Information and Resources
The mission of the Agricultural and Resource Economics Extension Program is to provide leadership for developing, delivering, and evaluating current and relevant agricultural economics and resource development educational programs for decision makers. Our vision is for Tennesseans to improve their knowledge, understanding, and application of economics to agricultural and rural issues.
Integrated Resource Management is a system that utilizes all resources available to optimize production and net income. This calendar has been developed to assist you in formulating an overall management plan for your beef and forage operation. Utilize the calendar to schedule various management practices, calf due dates, and farm-related activities.
Most cow-calf producers using a defined calving season in the United States follow a spring calving season, while fall calving is the second-most common calving season. Cow-calf producers have several alternatives when it comes to selecting a breeding and subsequent calving season. The most common alternatives for calving seasons include spring, fall, winter and year-round calving. The majority of beef cattle producers in Tennessee who operate with a defined calving season choose to follow a spring calving season. However, the fall calving season is more profitable than the spring calving season.
Updated versions of the budgets for Tennessee producers available through the UTIA Agricultural and Resource Economics Department.
Cattle producers have several methods to market cattle. Methods commonly used include live auction market, private treaty, graded sale, marketing alliance, video auction, internet auction, and retained ownership through the feedlot. Using Video Auctions to Market Cattle
This is a newsletter produced weekly to highlight the livestock and commodities markets. Comparisons, trends, and comments are made concerning the markets.
Three focus group meetings were hosted in December 2013 and January 2014 to explore Tennessee beef producers' experiences with marketing value-added beef. The purpose of these focus groups was to gather information about market opportunities and constraints faced by value-added beef producers in order to develop educational materials for interested farmers and industry partners.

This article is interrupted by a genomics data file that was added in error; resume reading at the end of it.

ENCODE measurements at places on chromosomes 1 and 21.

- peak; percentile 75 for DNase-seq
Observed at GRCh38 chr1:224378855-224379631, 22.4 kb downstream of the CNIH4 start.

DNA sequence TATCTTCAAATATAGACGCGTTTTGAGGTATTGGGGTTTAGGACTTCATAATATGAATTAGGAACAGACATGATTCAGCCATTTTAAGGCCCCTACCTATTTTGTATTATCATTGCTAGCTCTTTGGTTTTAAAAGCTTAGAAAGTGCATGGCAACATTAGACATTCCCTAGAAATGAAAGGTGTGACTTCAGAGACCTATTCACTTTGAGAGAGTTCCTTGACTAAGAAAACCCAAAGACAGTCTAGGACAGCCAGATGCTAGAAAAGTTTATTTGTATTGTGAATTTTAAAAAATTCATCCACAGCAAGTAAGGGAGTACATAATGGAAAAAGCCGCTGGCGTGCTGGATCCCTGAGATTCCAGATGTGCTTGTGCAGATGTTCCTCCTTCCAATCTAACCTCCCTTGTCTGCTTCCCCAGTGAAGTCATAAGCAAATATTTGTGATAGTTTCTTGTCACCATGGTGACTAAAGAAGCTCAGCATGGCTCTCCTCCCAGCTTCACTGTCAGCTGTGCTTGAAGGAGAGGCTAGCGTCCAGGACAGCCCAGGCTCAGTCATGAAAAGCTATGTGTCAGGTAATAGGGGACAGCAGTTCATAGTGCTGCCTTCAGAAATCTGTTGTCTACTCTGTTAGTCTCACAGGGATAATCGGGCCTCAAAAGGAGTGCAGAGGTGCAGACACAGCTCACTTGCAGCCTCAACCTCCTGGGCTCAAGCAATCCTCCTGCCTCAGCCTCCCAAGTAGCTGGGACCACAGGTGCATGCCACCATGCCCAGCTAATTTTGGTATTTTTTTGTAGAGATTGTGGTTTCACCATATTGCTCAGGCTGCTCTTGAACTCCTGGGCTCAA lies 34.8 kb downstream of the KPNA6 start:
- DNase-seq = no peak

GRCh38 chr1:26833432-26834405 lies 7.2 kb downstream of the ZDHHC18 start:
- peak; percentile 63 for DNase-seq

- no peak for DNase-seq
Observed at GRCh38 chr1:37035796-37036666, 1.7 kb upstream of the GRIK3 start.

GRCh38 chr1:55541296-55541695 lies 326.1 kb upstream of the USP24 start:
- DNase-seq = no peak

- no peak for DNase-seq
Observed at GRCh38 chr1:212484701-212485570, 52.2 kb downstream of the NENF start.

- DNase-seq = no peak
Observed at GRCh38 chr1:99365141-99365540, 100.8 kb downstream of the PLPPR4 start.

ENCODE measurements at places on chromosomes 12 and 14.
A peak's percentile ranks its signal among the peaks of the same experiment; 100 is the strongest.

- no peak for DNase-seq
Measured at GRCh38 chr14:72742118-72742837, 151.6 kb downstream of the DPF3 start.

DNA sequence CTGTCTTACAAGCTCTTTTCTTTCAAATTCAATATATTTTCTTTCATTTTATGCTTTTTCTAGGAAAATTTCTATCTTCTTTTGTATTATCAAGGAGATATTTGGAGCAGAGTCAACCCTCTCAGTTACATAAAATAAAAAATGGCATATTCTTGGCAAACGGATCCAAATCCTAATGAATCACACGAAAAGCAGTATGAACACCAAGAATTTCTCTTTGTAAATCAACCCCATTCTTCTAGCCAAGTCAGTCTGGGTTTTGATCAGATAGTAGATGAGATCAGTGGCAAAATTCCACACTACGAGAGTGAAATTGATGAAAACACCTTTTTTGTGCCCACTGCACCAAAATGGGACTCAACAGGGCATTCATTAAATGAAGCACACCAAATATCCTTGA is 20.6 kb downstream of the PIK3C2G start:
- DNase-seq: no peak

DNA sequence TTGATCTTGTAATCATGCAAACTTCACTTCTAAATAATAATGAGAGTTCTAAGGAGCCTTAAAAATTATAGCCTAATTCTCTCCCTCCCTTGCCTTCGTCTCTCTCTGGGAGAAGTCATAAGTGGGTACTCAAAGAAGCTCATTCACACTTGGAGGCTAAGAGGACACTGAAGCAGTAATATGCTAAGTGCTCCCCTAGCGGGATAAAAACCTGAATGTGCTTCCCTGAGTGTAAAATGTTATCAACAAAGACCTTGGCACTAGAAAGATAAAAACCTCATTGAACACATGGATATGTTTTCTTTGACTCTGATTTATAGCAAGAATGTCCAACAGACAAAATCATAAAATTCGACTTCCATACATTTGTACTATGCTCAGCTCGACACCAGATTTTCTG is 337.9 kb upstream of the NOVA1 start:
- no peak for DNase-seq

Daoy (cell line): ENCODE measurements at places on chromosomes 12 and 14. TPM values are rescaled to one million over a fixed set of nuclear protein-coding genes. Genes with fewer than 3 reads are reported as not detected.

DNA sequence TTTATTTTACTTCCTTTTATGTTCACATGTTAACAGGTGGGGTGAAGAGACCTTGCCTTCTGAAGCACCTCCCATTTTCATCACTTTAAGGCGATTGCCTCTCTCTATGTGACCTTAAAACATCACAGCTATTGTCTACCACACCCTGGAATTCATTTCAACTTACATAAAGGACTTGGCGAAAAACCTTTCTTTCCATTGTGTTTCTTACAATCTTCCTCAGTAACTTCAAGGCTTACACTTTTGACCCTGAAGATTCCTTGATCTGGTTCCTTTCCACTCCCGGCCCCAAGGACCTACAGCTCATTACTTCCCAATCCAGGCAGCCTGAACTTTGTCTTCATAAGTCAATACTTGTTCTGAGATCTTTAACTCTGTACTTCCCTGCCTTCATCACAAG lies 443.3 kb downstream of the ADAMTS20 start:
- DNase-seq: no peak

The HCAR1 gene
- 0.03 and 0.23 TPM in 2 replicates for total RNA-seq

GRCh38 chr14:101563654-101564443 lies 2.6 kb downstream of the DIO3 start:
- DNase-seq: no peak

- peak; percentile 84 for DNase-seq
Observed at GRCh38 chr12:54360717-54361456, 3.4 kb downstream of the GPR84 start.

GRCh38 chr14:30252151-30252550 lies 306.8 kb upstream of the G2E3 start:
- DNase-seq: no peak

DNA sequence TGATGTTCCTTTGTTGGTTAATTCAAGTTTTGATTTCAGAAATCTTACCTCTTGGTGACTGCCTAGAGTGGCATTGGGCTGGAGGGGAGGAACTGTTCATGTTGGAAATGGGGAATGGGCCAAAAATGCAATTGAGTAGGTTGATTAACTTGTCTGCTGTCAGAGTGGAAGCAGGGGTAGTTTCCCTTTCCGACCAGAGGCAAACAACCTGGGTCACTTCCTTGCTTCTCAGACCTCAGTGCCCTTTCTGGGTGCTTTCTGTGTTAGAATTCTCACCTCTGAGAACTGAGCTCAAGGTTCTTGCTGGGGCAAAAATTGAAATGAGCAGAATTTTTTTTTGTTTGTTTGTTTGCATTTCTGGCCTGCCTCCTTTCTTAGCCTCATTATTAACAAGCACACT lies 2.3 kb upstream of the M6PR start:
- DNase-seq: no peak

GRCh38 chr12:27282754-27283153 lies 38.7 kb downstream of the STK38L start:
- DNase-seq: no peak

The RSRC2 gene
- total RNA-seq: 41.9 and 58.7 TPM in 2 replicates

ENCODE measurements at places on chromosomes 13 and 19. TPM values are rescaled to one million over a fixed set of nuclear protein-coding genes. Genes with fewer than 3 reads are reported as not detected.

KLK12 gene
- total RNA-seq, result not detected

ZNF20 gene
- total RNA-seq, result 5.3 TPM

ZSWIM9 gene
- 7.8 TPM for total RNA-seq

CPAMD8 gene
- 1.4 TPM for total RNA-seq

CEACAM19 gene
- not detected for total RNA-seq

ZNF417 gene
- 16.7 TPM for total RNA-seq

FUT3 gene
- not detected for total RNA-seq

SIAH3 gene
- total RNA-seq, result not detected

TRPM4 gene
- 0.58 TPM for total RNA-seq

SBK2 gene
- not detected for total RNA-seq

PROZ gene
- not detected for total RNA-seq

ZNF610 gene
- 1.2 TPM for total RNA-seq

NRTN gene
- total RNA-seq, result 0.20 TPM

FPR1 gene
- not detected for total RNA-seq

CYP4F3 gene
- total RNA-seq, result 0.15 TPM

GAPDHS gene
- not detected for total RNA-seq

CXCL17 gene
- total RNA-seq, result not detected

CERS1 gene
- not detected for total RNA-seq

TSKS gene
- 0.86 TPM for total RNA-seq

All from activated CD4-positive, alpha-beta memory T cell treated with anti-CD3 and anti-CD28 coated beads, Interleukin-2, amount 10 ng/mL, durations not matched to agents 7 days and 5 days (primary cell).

Producers interested in adding value to cattle and directly marketing meat face many challenges such as developing business and marketing plans and starting and expanding operations. A survey of Tennessee consumers was conducted to gather information to learn about customers interested in purchasing local beef and to understand their tastes and preferences for products, shopping behaviors and willingness to pay for local beef.
Each marketing method carries risks, and one of the most prevalent risks for cattle producers is price risk that is present throughout all stages of production and marketing. Price risk is often thought of as declining cattle prices for sellers, increasing cattle prices for buyers or increasing feed prices for feed users.
Livestock producers, when selling products or purchasing inputs, can either accept the market price at delivery, or point of purchase, or reduce input and product price risks by using pricerisk management tools. One price-risk management opportunity is available through futures market contracts. This publication explains how livestock producers can use futures markets to manage price risk.
Understanding the concept of basis is a key element in developing a sound marketing plan. Basis refers to the relationship between the cash price in a local market and the futures market price. Basis is the difference between the cash price and the futures price for the time, place and quality where delivery actually occurs (Basis = Cash Price – Futures Price).
Beef producers have a limited number of tools to manage price risk associated with marketing cattle. The tools available include futures contracts, options, forward contracting and livestock risk protection insurance (LRP). Each tool brings with it a list of advantages and disadvantages, but each can be used effectively under different circumstances.
Ten Suggestions for Improved Feeder Cattle Production and Marketing
Production of feeder calves is the primary beef production system in Tennessee and the Southeast and the greatest source of agricultural income. Following are proven ways Tennessee cow-calf producers can add value to their feeder cattle if they are carried out from a "total management" standpoint. This means that the practices are part of the management package and all need to be done.